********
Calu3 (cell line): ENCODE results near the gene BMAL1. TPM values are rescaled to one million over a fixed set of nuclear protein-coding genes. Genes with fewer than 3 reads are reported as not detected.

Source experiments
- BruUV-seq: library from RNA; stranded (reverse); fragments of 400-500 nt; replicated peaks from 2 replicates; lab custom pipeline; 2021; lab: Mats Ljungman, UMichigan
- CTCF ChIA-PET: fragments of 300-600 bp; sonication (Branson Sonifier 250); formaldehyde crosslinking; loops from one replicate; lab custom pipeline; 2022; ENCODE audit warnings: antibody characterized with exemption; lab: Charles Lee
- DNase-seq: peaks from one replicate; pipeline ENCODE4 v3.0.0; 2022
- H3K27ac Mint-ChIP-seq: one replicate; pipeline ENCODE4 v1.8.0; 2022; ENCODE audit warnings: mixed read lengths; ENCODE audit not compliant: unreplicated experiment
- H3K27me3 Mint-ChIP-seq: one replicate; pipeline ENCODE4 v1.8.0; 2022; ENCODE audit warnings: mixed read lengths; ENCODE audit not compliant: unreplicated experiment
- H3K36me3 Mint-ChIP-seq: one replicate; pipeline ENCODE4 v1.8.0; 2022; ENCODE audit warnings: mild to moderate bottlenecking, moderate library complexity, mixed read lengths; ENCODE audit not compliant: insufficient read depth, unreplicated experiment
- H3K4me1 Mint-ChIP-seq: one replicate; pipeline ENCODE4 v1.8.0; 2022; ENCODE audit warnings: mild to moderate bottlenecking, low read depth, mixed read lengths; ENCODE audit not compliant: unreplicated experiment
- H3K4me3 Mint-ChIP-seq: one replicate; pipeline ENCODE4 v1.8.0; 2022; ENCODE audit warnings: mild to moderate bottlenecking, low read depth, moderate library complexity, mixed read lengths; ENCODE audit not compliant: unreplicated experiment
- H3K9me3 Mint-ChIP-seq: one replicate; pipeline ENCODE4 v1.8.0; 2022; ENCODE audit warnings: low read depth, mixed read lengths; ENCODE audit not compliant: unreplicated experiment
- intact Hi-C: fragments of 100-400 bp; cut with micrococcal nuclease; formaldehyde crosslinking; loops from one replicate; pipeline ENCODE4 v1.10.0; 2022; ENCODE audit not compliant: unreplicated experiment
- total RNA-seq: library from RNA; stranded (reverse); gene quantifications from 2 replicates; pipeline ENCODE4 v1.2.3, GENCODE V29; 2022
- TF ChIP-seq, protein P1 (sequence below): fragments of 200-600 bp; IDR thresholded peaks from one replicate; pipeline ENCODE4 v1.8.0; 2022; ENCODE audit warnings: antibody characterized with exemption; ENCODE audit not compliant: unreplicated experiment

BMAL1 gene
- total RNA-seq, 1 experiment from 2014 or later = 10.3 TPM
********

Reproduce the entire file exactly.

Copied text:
Calu3 (cell line): ENCODE results near the gene BMAL1. TPM values are rescaled to one million over a fixed set of nuclear protein-coding genes. Genes with fewer than 3 reads are reported as not detected.

Source experiments
- BruUV-seq: library from RNA; stranded (reverse); fragments of 400-500 nt; replicated peaks from 2 replicates; lab custom pipeline; 2021; lab: Mats Ljungman, UMichigan
- CTCF ChIA-PET: fragments of 300-600 bp; sonication (Branson Sonifier 250); formaldehyde crosslinking; loops from one replicate; lab custom pipeline; 2022; ENCODE audit warnings: antibody characterized with exemption; lab: Charles Lee
- DNase-seq: peaks from one replicate; pipeline ENCODE4 v3.0.0; 2022
- H3K27ac Mint-ChIP-seq: one replicate; pipeline ENCODE4 v1.8.0; 2022; ENCODE audit warnings: mixed read lengths; ENCODE audit not compliant: unreplicated experiment
- H3K27me3 Mint-ChIP-seq: one replicate; pipeline ENCODE4 v1.8.0; 2022; ENCODE audit warnings: mixed read lengths; ENCODE audit not compliant: unreplicated experiment
- H3K36me3 Mint-ChIP-seq: one replicate; pipeline ENCODE4 v1.8.0; 2022; ENCODE audit warnings: mild to moderate bottlenecking, moderate library complexity, mixed read lengths; ENCODE audit not compliant: insufficient read depth, unreplicated experiment
- H3K4me1 Mint-ChIP-seq: one replicate; pipeline ENCODE4 v1.8.0; 2022; ENCODE audit warnings: mild to moderate bottlenecking, low read depth, mixed read lengths; ENCODE audit not compliant: unreplicated experiment
- H3K4me3 Mint-ChIP-seq: one replicate; pipeline ENCODE4 v1.8.0; 2022; ENCODE audit warnings: mild to moderate bottlenecking, low read depth, moderate library complexity, mixed read lengths; ENCODE audit not compliant: unreplicated experiment
- H3K9me3 Mint-ChIP-seq: one replicate; pipeline ENCODE4 v1.8.0; 2022; ENCODE audit warnings: low read depth, mixed read lengths; ENCODE audit not compliant: unreplicated experiment
- intact Hi-C: fragments of 100-400 bp; cut with micrococcal nuclease; formaldehyde crosslinking; loops from one replicate; pipeline ENCODE4 v1.10.0; 2022; ENCODE audit not compliant: unreplicated experiment
- total RNA-seq: library from RNA; stranded (reverse); gene quantifications from 2 replicates; pipeline ENCODE4 v1.2.3, GENCODE V29; 2022
- TF ChIP-seq, protein P1 (sequence below): fragments of 200-600 bp; IDR thresholded peaks from one replicate; pipeline ENCODE4 v1.8.0; 2022; ENCODE audit warnings: antibody characterized with exemption; ENCODE audit not compliant: unreplicated experiment

BMAL1 gene
- total RNA-seq, 1 experiment from 2014 or later = 10.3 TPM